14 November 2010

Marissa and the cricket

Soon after we moved into our house in the early 1990s, crickets followed suit and took up residence in the basement. They were probably house crickets (Acheta domesticus). I actually enjoyed sharing my house with them, because I found their incessant chirps during their courtship season, whenever it was, rather enjoyable; it felt like the wild outdoors was right there with us in the house. Moreover, they did no apparent damage, but provided entertainment to the cats who would go after them, although I don't remember if they normally ate them.

Then about 10 years ago, and for reasons unknown to us, those crickets disappeared and another species took over the house.

The newcomers are a species of camel cricket (family Rhaphidophoridae). I couldn't care less about the species turnover if the newcomers also provided musical entertainment. But they don't. That may be because they do their mating outdoors and come indoors only to take advantage of the the milder climate and the free food offered on the floors. Still, we tolerate them and don't normally bother them.

Occasionally, they do provide a diversion for Marissa Cat.

This particular encounter took place a couple of nights ago. For a long time, Marissa watched the cricket move about in front of her. Finally, she made her move, but the cricket went behind the curtain. Marissa chased, but the cricket went under a bookcase and that was the end of it.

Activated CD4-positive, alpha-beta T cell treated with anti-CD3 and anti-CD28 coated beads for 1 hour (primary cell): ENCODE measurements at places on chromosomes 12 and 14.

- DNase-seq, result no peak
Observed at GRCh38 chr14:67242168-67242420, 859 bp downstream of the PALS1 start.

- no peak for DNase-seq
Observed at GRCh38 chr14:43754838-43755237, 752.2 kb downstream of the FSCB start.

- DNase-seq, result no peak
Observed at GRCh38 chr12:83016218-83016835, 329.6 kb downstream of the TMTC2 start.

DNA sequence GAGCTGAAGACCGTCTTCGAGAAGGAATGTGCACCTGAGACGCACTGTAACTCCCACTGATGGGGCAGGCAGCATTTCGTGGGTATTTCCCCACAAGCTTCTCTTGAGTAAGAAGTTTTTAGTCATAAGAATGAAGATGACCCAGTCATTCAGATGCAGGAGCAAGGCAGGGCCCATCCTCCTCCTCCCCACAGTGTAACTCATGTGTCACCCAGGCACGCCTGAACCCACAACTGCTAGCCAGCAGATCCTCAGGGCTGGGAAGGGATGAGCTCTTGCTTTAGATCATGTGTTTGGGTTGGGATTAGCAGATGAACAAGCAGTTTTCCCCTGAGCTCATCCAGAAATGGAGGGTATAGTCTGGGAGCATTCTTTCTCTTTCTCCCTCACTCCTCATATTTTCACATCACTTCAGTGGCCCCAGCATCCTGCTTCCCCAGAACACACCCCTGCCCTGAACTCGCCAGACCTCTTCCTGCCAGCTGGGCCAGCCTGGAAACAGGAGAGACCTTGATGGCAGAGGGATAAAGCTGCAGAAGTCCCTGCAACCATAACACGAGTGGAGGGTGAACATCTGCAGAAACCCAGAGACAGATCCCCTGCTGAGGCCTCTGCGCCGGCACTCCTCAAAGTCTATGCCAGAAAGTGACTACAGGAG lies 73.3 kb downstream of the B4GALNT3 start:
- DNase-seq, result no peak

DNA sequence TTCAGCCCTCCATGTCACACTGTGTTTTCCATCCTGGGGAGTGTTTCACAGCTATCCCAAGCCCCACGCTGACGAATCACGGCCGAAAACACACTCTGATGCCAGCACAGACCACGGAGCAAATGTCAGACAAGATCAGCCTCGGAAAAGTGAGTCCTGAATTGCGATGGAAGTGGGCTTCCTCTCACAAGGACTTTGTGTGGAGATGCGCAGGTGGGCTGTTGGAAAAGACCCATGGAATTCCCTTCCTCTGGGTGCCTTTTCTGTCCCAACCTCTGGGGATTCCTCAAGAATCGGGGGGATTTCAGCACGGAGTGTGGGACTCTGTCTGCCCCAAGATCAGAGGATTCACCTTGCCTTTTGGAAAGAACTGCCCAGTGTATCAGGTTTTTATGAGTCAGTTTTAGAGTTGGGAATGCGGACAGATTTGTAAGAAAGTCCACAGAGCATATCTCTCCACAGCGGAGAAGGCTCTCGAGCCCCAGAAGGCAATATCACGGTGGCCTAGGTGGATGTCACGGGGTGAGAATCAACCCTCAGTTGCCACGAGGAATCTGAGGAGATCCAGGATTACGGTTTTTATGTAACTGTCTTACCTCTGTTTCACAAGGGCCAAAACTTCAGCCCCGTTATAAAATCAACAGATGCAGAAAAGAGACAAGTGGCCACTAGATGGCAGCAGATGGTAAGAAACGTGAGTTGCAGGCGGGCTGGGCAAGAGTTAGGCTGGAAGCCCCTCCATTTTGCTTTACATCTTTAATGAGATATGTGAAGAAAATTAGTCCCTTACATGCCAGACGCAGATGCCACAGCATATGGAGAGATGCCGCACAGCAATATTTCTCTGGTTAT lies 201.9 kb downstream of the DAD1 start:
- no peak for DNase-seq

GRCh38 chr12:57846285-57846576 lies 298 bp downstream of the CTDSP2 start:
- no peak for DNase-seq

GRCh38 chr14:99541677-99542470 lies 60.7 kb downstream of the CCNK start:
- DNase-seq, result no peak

Chalk one up for the crickets.


John said...

I thought those camel crickets were cute, but when I posted one on my Flickr account, I got mostly negative reactions to it. I guess most people don't like having having them in the basement.


The one in the photo was in the library on the 1st floor.

Jason R said...

This is an exotic species?


Anonymous said...

Camel crickets have no wings and make no song. Their absurdly long legs give them an advantage I hadn't thought of until I saw it in action: They usually eat what they find where they find it, but in case of competition they can carry surprisingly large loads and jump away to more private dining.

Anonymous said...

There are also lots of native camel crickets - the genus Ceuthophilus occurs in animal burrows, leaflitter, and caves (often foraging outside of the caves at night). Other genera are more adapted to the cave environment - Hadenoecus subterraneus can commonly be seen in Mammoth Cave, Kentucky

Deniz Bevan said...

That's a large cricket! I like the photo :-)